Does brown-bagging your lunch really save money?

In  most cases, bringing lunch to work instead of buying it at a restaurant is a far cheaper option. But there are a few exceptions. 

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    Hamm argues that with very few exceptions, bringing your lunch to work or school is a cheaper option than eating out.
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I was fascinated by this recent discussion at Lifehacker about whether brown-bagging your lunch is really much of a money saver. There were enough good points made on both sides that it really made me question whether or not brown-bagging really is a money saver.

After thinking through the question and running the numbers on quite a few different scenarios, I’ve concluded that, yes, brown bagging can save you money consistently if you do it right.

Let’s walk through the discussion step-by-step.

First of all, brown bag lunches aren’t free. No matter what, when you consume food, it has a cost. The entire argument for brown-bagging your lunch isn’t that it’s free, but that the cost is lower than buying your lunch at a restuarant.

So, to establish whether a brown bag lunch is cheaper, you have to compare the cost of that meal to the cost of eating other lunch options.

If you’re brown-bagging it and bringing something from home to eat, it usually falls into one of three categories.

You’re bringing leftovers. You’ve bagged up a portion of your meal from last night and bringing that to work. In this case, the cost of your meal is the total cost of last night’s dinner divided by the number of meals you got out of it. So, if last night’s dinner covered dinner for your four family members plus your lunch today, then you divide the total cost by five to get the cost of your leftover lunch.

You’re bringing a prepared meal. You picked up a bagged salad or a frozen meal and now you’re bringing it to work. The cost of this is obvious.

You’re bringing a meal you made from scratch. You made some sandwiches or a simple dish at home that you’re now bringing to work. Again, the cost of this is easy to calculate.

The cost here varies a lot. If you’re bringing some leftover bean soup and cornbread from home, you’re likely spending far less than $1 for your meal. If you’re bringing in half of your meal from a restaurant the night before, the cost might easily be $8-10.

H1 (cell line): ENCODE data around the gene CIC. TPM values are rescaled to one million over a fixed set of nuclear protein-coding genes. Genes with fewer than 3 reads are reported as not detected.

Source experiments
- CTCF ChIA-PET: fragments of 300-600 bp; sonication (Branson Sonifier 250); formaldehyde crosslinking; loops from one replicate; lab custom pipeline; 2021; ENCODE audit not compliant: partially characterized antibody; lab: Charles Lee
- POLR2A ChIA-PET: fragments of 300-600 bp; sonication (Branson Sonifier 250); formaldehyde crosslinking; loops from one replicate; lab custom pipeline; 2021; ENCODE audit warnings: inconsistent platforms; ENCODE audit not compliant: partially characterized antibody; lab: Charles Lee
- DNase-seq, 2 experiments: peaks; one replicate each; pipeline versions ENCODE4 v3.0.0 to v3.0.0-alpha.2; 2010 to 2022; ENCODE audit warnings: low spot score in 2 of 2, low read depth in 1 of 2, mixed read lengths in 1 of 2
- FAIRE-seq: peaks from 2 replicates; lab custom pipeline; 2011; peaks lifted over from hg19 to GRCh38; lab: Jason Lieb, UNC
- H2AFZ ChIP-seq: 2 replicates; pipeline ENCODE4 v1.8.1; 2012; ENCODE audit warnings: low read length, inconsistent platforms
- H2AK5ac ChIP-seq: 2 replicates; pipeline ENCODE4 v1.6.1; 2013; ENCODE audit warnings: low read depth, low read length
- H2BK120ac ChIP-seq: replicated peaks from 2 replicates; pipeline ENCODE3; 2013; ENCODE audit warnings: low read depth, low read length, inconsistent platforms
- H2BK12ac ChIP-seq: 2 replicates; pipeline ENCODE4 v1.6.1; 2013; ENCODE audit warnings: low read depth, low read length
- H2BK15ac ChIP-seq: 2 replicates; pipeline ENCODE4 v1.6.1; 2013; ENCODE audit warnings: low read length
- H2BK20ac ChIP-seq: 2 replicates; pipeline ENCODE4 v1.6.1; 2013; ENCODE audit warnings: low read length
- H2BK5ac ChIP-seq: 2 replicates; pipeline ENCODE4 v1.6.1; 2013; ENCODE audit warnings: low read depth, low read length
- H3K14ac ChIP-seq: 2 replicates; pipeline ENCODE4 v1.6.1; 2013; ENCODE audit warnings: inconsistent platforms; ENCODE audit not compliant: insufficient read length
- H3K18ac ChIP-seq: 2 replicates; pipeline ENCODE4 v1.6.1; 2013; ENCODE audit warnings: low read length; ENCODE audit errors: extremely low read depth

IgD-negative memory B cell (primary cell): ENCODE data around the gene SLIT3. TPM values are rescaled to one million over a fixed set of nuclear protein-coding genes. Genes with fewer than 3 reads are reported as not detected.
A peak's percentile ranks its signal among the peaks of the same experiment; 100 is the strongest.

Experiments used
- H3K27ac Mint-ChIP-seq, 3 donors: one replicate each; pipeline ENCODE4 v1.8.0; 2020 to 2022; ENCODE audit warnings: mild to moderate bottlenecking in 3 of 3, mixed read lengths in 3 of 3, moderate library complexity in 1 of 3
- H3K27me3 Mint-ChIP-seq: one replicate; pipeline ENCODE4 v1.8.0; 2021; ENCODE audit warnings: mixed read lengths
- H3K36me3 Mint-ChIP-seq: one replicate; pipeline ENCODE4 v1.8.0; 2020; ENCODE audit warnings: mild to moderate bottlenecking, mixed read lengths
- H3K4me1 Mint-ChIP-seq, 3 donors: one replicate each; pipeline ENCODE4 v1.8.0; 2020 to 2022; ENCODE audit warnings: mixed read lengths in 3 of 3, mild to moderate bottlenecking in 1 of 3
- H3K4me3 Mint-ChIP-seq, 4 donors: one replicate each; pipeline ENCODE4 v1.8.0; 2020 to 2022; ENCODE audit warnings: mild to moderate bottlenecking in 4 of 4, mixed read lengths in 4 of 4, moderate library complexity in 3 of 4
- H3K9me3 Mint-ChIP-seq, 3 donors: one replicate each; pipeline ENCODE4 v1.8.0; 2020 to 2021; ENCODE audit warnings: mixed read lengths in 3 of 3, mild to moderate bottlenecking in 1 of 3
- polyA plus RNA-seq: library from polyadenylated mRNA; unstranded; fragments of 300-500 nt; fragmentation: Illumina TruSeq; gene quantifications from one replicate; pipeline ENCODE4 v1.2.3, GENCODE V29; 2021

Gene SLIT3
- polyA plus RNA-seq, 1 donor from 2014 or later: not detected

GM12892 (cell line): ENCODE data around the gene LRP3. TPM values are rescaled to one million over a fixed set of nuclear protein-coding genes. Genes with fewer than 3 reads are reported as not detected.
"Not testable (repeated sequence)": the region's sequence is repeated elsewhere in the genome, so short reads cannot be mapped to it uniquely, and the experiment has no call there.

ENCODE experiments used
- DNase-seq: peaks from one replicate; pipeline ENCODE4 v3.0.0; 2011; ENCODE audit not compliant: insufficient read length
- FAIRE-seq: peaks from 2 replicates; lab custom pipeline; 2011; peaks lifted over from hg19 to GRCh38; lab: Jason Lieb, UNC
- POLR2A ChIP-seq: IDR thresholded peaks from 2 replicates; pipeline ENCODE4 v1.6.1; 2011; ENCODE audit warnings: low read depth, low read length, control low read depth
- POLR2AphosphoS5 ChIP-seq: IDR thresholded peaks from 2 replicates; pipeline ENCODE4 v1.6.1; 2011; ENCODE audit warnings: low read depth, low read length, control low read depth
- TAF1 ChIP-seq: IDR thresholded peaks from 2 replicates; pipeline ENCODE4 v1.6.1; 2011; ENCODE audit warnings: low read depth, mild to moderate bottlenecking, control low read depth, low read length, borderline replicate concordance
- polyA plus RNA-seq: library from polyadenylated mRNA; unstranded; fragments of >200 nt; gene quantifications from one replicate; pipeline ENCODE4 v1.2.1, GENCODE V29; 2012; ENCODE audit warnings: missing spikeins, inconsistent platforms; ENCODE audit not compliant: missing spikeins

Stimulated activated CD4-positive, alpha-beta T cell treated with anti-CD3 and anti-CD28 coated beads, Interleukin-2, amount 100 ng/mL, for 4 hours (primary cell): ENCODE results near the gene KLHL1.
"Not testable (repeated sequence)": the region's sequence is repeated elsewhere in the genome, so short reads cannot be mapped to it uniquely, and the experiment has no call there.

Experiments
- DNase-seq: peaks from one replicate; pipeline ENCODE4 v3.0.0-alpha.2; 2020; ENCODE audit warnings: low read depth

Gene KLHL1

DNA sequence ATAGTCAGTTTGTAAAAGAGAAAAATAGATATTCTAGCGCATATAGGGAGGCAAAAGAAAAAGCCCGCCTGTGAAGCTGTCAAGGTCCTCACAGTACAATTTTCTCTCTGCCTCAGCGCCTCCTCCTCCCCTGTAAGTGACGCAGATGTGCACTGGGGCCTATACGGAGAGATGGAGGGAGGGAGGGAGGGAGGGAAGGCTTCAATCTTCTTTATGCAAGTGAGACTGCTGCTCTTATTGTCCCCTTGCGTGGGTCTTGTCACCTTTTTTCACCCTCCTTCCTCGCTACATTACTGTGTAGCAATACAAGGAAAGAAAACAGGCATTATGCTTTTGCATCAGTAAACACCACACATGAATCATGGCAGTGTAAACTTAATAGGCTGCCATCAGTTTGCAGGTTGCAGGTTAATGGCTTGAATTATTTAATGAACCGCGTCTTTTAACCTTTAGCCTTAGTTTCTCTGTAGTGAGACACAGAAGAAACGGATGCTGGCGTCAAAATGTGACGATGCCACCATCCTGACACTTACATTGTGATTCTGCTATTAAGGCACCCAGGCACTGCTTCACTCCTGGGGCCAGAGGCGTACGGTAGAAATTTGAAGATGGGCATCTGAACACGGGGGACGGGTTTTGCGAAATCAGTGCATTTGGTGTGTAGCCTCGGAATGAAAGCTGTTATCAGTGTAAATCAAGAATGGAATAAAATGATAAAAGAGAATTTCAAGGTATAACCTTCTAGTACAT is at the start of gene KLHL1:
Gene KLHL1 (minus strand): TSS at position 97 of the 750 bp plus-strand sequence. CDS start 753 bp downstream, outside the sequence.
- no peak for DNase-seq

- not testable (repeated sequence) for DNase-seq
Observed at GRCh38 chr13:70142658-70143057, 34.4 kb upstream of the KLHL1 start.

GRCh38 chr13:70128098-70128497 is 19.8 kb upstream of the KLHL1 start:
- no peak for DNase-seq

The cost of your brown bag lunch is very much determined by the food choices you make.

Of course, at the same time, the cost of eating out for lunch is very much determined by the food choices you make. If your lunch consists of a single cheeseburger off of the “dollar menu” at a local fast food restaurant along with a cup of water, you might be spending as little as $1 for lunch. On the other hand, if you’re going out to lunch at a higher-end restaurant, you can easily be dropping $20 at your lunch meal.

Given these things, you can easily create cases where it’s far cheaper to eat out than it is to brown bag it. If you’re comparing a well-prepared homemade meal to a value menu cheeseburger and a cup of water, the value menu cheeseburger is going to be cheaper.

What you’re really looking for is the average, and the only way to figure that out is to look at your actual habits.

What do you actually spend when you eat out for lunch? What is the cost of that meal when you brown bag it?

Over and over again, I’ve compared my own eating habits and it’s not even close. Brown bagging isdrastically cheaper than eating out.

As I’ve mentioned before, I eat out a couple times a week with professional associates and friends. The rest of the time, I eat leftovers or simple meals at home. On rare occasions, I’ll grab a convenient meal when I’m away from home.

Upon reading those comments, I sat down to calculate my averages for the past week. I had to make some assumptions as to the overall cost of some of my homemade dishes, but I found receipts for every meal I ate out for lunch.

The average cost of brown bagging it (eating lunch without going out) was $2.45, as near as I could calculate. The average cost of eating out was $8.80.

Why did it wind up that way? To put it simply, virtually everything I eat at home is far less expensive than the cost of similar quality food at restaurants.

Why? Restaurants have overhead, of course. They have staff to pay and profit to earn and that’s added onto your bill.

Naturally, I could have eaten out for less, but I wouldn’t have been satisfied with my meals. I could have spent more on the brown bags as well, but again, I spent as much as would produce a satisfying lunch.

It’s all about the individual choices you make and brown bagging your lunch simply opens the door to a lot of options that are less expensive than eating out.

That’s why brown bagging will always be a great choice for frugal-minded people: there are more cheap options with brown bagging that meet your other lunch needs (flavor, health, etc.).

The post Does Brown-Bagging Your Lunch Really Save You Money? appeared first on The Simple Dollar.

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